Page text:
Johnson & Bell Shareholder, Charles P. Rantis, and Plunkett Cooney Partners, Matthew J. Stanczyk and Jeffrey C. Gerish, obtained dismissal of a catastrophic injury, product liability dispute in Michigan. The defendants in the case are long-time clients of Johnson & Bell. Mr. Rantis handled all the depositions in the dispute and collaborated with Mr. Stanczyk on strategy. Together, Messrs. Rantis and Stanczyk obtained summary judgment for their clients in the Eastern District of Michigan, Southern Division. Mr. Gerish handled the appeal before the Sixth Circuit.
In this case, plaintiff suffered severe burns due to a generator fire on the roof of his residence in Michigan. After power went out in his residential building, plaintiff tried to start the generator on the building’s roof. He could not get the generator started and removed the gas cap and tilted the generator to see if it had gas. While tilting the generator, gas poured from the tank and an explosion occurred. Plaintiff’s pants caught fire and he suffered second and third degree burns on 20 percent of his body. Plaintiff underwent multiple skin-graft surgeries and has ongoing physical and emotional pain and difficulties resulting from the incident. Plaintiff sued several companies for negligence, gross negligence, strict liability and breach of implied warranty. The defense team represented two of the defendants, the manufacturer of the generator and its parent company. Plaintiff’s initial settlement demand was $50 million.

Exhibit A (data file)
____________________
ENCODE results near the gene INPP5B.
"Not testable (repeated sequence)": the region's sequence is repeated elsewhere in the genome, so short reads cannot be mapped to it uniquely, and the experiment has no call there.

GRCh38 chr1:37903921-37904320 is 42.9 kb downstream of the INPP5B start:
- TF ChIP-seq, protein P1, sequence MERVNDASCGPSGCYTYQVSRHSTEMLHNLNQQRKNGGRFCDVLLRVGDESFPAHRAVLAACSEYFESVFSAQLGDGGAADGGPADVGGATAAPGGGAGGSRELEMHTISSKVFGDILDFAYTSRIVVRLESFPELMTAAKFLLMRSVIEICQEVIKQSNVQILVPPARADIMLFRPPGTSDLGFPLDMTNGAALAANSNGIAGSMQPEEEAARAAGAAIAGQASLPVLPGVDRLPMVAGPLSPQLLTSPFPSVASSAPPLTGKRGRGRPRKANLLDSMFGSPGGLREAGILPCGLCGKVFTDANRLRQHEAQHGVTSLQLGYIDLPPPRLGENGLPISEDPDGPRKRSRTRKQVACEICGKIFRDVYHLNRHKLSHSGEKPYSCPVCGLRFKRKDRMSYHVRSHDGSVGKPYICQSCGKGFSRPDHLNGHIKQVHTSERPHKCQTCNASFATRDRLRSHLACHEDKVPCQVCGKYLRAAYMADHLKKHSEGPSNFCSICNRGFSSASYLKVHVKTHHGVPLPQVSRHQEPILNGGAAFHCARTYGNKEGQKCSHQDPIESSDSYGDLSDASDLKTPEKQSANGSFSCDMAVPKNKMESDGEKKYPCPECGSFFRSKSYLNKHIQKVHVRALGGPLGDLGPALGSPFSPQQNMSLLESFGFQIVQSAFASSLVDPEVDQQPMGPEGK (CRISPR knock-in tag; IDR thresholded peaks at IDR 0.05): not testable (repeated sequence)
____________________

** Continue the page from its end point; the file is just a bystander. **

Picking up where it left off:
Defense argued that plaintiff was aware of the hazards of gasoline and that he reviewed the generator’s operator’s manual and the on-product decals and instruction prior to the incident. However, plaintiff was significantly impaired when he tried to start the generator. In fact, the defense team’s medical toxicologist expert calculated that plaintiff’s blood alcohol level was an average of 0.106 at the time of the accident. Plaintiff was also found to have cannabinoids, cocaine and opiates in his system at the time of the accident. The defense team had the generator in question evaluated by a mechanical engineer and certified fire and explosion investigator who concluded that plaintiff’s conduct caused the gas spill and fire, not the generator’s design. The district court granted summary judgment in favor of defendants on impairment and unforeseeable misuse (the tilting of the generator), finding that plaintiff failed to present arguments or evidence sufficient to create a genuine issue of material fact.
On appeal, plaintiff challenged both grounds of the district court’s grant of summary judgment in favor of the defendants. On the issue of unforeseeable misuse, the appellate court accepted the district court’s characterization and assumed plaintiff misused the generator by tipping it while the cap was off and by operating it while impaired. On the issue of impairment, the appellate court concluded that the plaintiff never presented any evidence proving he was not impaired. By contrast, defendants’ expert concluded the accident was entirely preventable had the plaintiff not used the generator while impaired. The appellate court affirmed the lower court’s summary judgment dismissal.
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